One of my favorite singers, Don Covay, has passed away at the age of 76. I expect many or most of you never heard of him, so I want to share a couple of his songs with you and I think you’ll love him too. He was a great solo artist, but was more successful as a songwriter for other people. His best known composition was probly “Chain of Fools,” performed by Aretha Franklin. Have Mercy! the Songs of Don Covayis a whole compilation of songs he wrote, as performed by Wilson Pickett, Solomon Burke, Little Richard, Wanda Jackson, Ben E. King… I mean, he got around.
I buy alot of random funk and soul compilation CDs to try to discover things I wouldn’t know about otherwise, and it was on one called Breaks Sessions that I first learned about Don Covay. It’s a nice 2-disc collection of songs that were sampled in hip hop, such as “Nautilus” by Bob James (sampled by Ghostface in “Daytona 500,” among many others) or “Tribute to Obabi” by The Last Poets (which you’d know as “Excursions” by A Tribe Called Quest). Some of the songs you find on these things are by more obscure artists than those guys, though, ones I never heard of, often without any other recordings to their name. Still, if I like the one song I look them up and in the case of Don Covay it turned out there was a motherlode of other great stuff.
Still to this day I’ve never heard the songs that sample it (apparently one is by Akinyele) but here is the track that hooked me on Don Covay:
And I still love that song. It has such a melancholy but resolute attitude. Like, here’s another shitty day, but I’m gonna get through it somehow. He doesn’t know what horrible thing is gonna be going on in the world, he doesn’t know if he’s gonna have enough money for food. When he sings “Does anybody know I’m here / Does anybody really care?” it sounds kinda like a depressing existentialist question. It wasn’t until I’d listened to it a million times that I picked up on what he means by “‘Cause no one ever reads the small print / If they do they discover me on an accident”… He’s talking about liner notes! Song credits! He wrote all those hit songs, but nobody knows who he is, and he doesn’t get paid that much, so he’s teetering on being on welfare.
That’s still my favorite song by him, and it’s a different tone from everything else I’ve ever heard by him. He did alot of funky stuff actually. You might recognize “Money (That’s What I Want).” He also did a straight up blues album (with lots of harmonica) called House of Blue Lights.
But some of his best straight soul tunes have a real bluesy sadness to them. Not just in the jokey sense of the great “Bad Luck” (where “I lost my old lady in a card game”)…
…but also in the ones where he sounds very earnest and describes the most depressing scenarios.”Daddy Please Don’t Go Out Tonight” is about him as a kid begging his dad to stay home with mom instead of going out with “stray women.” “Three Time Loser” is about his friend and his woman cheating together, so he loses them both. In “Take This Hurt Off Me” he has his clothes in a locker at the Greyhound station and he’s begging his girl to come back to him. I’m sure he fucked it up somehow.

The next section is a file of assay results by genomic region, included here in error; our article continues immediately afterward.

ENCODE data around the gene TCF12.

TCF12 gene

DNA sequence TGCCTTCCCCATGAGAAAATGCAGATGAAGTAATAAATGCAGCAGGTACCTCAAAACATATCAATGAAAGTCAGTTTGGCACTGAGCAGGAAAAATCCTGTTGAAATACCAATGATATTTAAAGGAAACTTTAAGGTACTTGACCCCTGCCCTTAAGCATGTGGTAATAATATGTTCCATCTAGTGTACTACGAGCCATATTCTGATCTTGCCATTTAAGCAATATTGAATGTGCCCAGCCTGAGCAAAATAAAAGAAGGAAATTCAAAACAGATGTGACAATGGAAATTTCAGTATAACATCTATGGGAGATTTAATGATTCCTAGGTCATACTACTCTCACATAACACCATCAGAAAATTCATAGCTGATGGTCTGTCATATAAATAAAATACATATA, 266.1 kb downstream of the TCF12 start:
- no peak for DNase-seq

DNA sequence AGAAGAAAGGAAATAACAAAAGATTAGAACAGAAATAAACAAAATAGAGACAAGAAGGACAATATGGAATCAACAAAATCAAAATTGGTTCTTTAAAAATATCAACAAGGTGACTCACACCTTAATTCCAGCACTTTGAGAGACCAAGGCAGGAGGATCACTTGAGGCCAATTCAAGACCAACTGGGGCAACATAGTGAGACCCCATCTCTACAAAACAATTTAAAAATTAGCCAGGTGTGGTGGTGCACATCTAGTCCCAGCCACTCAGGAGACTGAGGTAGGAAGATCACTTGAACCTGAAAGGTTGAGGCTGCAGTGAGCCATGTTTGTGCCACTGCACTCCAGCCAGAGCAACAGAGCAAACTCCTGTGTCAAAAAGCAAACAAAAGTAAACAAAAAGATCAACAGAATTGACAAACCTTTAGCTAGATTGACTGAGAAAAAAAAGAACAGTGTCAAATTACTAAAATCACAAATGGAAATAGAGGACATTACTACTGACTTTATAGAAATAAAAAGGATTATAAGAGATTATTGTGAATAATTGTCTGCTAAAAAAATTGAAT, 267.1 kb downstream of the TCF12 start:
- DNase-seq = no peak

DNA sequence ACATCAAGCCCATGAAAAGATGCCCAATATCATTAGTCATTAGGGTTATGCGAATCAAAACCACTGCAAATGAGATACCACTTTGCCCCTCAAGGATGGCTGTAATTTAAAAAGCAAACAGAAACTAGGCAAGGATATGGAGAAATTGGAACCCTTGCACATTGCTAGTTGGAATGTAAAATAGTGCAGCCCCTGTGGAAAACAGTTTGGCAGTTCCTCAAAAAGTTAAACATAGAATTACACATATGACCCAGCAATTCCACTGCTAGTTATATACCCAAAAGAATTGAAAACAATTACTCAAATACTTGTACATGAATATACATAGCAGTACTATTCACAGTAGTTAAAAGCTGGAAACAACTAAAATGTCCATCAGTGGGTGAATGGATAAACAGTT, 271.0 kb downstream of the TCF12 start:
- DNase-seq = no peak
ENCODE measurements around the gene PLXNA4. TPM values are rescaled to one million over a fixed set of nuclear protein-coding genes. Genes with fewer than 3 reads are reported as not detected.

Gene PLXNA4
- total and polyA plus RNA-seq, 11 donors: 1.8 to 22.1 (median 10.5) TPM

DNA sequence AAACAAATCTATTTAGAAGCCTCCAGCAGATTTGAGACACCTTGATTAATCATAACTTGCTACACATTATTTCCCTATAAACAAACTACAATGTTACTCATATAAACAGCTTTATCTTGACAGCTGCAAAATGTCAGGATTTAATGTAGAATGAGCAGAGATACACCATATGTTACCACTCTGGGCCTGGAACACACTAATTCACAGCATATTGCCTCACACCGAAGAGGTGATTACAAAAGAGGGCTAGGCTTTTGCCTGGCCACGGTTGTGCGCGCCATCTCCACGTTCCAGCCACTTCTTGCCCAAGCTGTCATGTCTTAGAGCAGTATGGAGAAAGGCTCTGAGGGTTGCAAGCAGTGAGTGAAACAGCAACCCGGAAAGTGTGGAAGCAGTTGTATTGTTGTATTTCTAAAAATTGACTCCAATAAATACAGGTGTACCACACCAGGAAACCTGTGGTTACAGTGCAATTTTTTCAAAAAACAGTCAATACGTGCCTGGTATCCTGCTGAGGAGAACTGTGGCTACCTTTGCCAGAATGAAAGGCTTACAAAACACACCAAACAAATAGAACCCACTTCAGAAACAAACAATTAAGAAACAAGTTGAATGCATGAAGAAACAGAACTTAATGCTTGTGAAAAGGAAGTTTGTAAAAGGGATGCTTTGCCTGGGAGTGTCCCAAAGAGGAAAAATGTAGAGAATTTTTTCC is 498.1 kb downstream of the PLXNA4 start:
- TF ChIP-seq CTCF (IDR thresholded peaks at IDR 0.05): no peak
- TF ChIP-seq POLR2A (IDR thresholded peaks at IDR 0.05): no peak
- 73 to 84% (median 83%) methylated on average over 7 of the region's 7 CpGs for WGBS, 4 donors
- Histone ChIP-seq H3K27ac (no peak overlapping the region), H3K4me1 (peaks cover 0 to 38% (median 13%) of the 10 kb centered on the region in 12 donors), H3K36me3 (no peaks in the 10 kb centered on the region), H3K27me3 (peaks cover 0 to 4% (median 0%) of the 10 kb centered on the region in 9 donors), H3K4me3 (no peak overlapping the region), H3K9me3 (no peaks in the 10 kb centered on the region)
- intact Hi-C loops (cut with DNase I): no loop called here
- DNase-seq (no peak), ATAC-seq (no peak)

Sometimes the life he describes is so over the top sad it’s kinda comical, like SYNECHDOCHE, NEW YORK. Take for example “I Was Checking Out (She Was Checking In),” where he sounds very torn up about cheating in a hotel and then running into his old lady cheating on him. When “she was supposed to be at home minding the kids,” no less. Or what about “Somebody’s Been Enjoying My Home”? In that one he goes through a list of clues that “while I was doing you wrong” another dude was in his house. He finds crumbs on the table, he can tell someone sat in his chair, slept in his bed, drank out of his cup, used his razor, even wore his shoes. “Girl they’re still warm from being used.”
Another choice lyric:
“If you knew you didn’t love me / Why’d you put your shoes under my bed?” (from “Why Did You Put Your Shoes Under My Bed”)
Another thing I love about “What’s In the Headlines” that reoccurs in at least a couple of his other songs: he says his name! “Where can Don Covay earn a dime?” It’s like George Clinton playing a DJ talking about P-Funk on Parliament songs so that their name would be said on the radio. You hear the song and you hear his name. Clever. And also it’s just a cool part of his persona that he feels it necessary to refer to himself in the third person. I love it.
And by the way, in “I Don’t Know What You Got, But It’s Got Me,” which he wrote for Little Richard, Little Richard says his own name multiple times. And it’s about cheating.
I hope you’ll like these and explore other Covay songs, but I’m gonna leave you with one more that’s probly my #2 song by him. This one is from 1964. I want you to pay special attention to the guitar intro and see if it sounds familiar.
Yep, that’s one of the earliest known recordings of Jimi Hendrix. There’s some mystery around it because they didn’t keep real close track of who played what in the sessions, but he apparently told people he played on it and even did the song himself at early Experience gigs (there’s a garbled recording of it on Youtube). And it sure sounds like him to me.
The Rolling Stones (who admit to a huge Covay influence) covered this song, and so did Booker T and the MGs. Also there’s a version by The Wailers (not Bunny and the Wailers though. It’s some white guys.) And one by Wilson Pickett. All of them are pretty good, because it’s a hell of a song he wrote. But Don Covay’s version is better. Nobody could sing ’em like him.
So thank you Don Covay. I did discover you on an accident, but after that I did know you were there, and I did care. Your songs make my life better.